serves several purposes. It removes dirt and foreign objects (sometimes
called “hitchhikers”) from your dog’s coat, helps your dog feel
well, alerts you to certain skin health problems, and cuts down
on shedding. And it all starts with the right brush.
Dogs with Short Coats: Use a soft-bristled brush, which will easily
remove dead hair and help spread bodily oils over your dog’s coat,
creating a healthy gloss. Bristle brushes have soft straight bristles
on a flat base. Because this design doesn’t penetrate as deeply
as others, it works best for short coats.
Dogs with Long Wavy or Wire Coats: Use a pin brush. The pins will
go deep enough to pull out the dead hair that causes matting, and
will also expel any “hitchhikers.” Pin or wire brushes have straight
metal bristles on a rubber base. This brush provides deep penetration
and is excellent for fluff-drying long fur and heavy undercoats.
Dogs with Long Curly or Silky Coats: Use a slicker brush. These
are easy to find almost anyplace animal brushes are sold; they have
a flat, rectangular head, and bent wire bristles. Such brushes work
out curly tangles and keep straight coats soft and shiny. A slicker
brush is the most versatile tool, working well for a variety of
coats. The short, bent, wire bristles grab and remove loose undercoat
hairs, and frequent use helps prevent matting.
Dogs with Especially Dense, Heavy Fur: Use a wide-toothed comb,
which will go where no brush can possibly reach. The more teeth
there are on the comb, the better a job it will do at getting rid
of dead hair.
innovation is the “hound glove.” These are worn on your hands (just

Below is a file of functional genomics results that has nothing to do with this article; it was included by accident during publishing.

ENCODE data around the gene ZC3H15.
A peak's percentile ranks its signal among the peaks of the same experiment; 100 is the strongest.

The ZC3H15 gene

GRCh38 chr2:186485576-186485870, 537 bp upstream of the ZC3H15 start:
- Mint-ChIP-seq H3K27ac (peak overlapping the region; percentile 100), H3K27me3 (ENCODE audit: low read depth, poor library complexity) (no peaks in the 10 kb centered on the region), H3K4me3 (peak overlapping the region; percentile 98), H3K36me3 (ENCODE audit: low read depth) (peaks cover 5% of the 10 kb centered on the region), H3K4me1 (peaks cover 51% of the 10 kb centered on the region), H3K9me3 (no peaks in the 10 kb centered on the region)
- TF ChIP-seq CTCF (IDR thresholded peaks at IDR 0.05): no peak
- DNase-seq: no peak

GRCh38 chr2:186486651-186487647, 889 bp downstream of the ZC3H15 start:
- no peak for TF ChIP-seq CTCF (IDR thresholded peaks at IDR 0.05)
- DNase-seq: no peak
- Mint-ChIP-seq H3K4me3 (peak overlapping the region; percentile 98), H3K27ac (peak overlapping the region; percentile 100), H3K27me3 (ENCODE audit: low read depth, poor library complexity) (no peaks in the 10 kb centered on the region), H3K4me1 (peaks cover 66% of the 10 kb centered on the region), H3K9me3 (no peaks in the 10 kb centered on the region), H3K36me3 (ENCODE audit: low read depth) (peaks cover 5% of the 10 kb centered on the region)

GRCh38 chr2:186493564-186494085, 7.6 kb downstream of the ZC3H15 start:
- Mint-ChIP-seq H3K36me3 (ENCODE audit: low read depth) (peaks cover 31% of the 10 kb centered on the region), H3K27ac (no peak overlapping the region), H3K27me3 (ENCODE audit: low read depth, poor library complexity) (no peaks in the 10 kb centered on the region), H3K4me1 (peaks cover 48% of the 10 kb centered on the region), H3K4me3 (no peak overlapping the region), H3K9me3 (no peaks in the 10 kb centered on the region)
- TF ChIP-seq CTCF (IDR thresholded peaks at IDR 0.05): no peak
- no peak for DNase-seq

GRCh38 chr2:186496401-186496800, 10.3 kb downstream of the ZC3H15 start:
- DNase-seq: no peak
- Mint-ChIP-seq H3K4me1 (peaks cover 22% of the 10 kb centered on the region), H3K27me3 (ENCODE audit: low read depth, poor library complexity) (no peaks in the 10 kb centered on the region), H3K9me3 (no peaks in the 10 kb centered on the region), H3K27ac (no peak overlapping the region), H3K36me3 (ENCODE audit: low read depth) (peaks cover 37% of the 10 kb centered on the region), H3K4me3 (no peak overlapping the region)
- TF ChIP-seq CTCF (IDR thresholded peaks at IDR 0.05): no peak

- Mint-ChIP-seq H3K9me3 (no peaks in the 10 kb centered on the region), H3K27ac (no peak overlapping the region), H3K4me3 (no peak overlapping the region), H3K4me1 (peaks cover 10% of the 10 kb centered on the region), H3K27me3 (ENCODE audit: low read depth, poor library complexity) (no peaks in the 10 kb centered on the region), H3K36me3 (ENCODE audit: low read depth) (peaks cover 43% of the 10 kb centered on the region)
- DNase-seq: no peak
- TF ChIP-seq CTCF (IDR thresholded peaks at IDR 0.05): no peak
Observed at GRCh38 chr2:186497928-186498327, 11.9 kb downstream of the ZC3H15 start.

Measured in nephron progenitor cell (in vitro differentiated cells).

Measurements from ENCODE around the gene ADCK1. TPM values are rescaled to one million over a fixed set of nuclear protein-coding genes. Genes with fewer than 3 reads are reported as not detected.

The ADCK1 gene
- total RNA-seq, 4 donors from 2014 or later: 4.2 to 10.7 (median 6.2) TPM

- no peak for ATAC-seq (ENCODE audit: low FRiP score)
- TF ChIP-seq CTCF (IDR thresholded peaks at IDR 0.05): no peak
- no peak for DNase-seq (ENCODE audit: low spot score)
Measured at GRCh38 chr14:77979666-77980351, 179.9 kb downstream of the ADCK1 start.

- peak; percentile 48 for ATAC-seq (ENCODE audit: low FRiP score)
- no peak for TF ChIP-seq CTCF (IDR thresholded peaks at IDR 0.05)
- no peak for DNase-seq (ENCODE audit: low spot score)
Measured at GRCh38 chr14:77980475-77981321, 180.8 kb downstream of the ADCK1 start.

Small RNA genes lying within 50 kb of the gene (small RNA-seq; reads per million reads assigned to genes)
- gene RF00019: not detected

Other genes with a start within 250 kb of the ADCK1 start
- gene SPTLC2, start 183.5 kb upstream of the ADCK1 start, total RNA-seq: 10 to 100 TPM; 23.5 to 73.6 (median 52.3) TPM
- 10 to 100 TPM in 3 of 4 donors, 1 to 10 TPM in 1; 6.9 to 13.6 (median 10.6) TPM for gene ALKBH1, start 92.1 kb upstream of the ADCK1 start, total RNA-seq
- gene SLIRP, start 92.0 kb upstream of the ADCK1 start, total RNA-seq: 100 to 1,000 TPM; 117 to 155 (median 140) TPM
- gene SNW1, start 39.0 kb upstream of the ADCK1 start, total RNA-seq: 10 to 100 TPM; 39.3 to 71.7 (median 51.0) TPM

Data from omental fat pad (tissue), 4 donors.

like any other glove), but have semi-soft rubber bristles on the
palm. Some also have wire bristles on the top of the hand. Dogs
who hate being brushed are more likely to succumb to hound gloves,
since it may make them feel like they’re being pet, instead of merely
brushed. A hound or grooming glove features rubber nubs or short
bristles on a flexible cloth base that fits over your hand. This
glove works best on short coats, but the sensation of being petted
with a hound-gloved hand makes it a favorite of all dogs!
When to Brush
with long coats should be brushed daily. Short haired dogs may only
need brushing two or three times a week How often you need to brush
and comb your dog depends on his coat and lifestyle. Dogs with longer
hair that spend a lot of their time romping outdoors typically require
the most grooming. If you’re unsure how often to brush your dog,
ask your veterinarian for his advice.
brush your dog before you bathe him, too. This loosens dirt and
dander from his coat, helps you spot and remove any foreign objects
get rid of dead hair, and allows your dog’s natural oils to circulate
and benefit his entire coat.
addition, make sure you brush your medium to long-haired dog each
time he gets wet, because even a simple run through a sprinkler
may be enough to get his hair matted, but a prompt brushing will
take care of the problem.
How to Brush
dog breeds have a “double coat:” an outer (or “guard”) coat, and
an undercoat. Don’t make the mistake of brushing only the outer
coat; if you do, your pet is likely to become a matted mess.
brushing at the head, working toward the tail and down the legs.
If you begin by brushing in the opposite direction of your dog’s
hair growth, this will help loosen dead hair. Afterwards, brush
the same direction his fur grows, paying particular attention to
the legs and flanks, and areas that easily mat. A pin brush can
be used to fluff the coat by brushing against the direction of hair
growth. Regular brushing will help distribute the natural oils from
the skin, producing a healthy, shiny coat. Brushing several times
a week is recommended for most dogs.
any of your dog’s hair is matted, it’s important to remedy the problem
as soon as possible, as matted hair can lead to skin irritation.
First, try to gently remove the mat with a comb (or just your fingers).
Nonetheless, no matter how patient you are, sometimes matted hair
must be cut out. Just be sure to use blunt-tipped scissors, so that
your dog doesn’t accidentally get a puncture wound if he shifts
as you’re cutting.
: Pet Supplies Review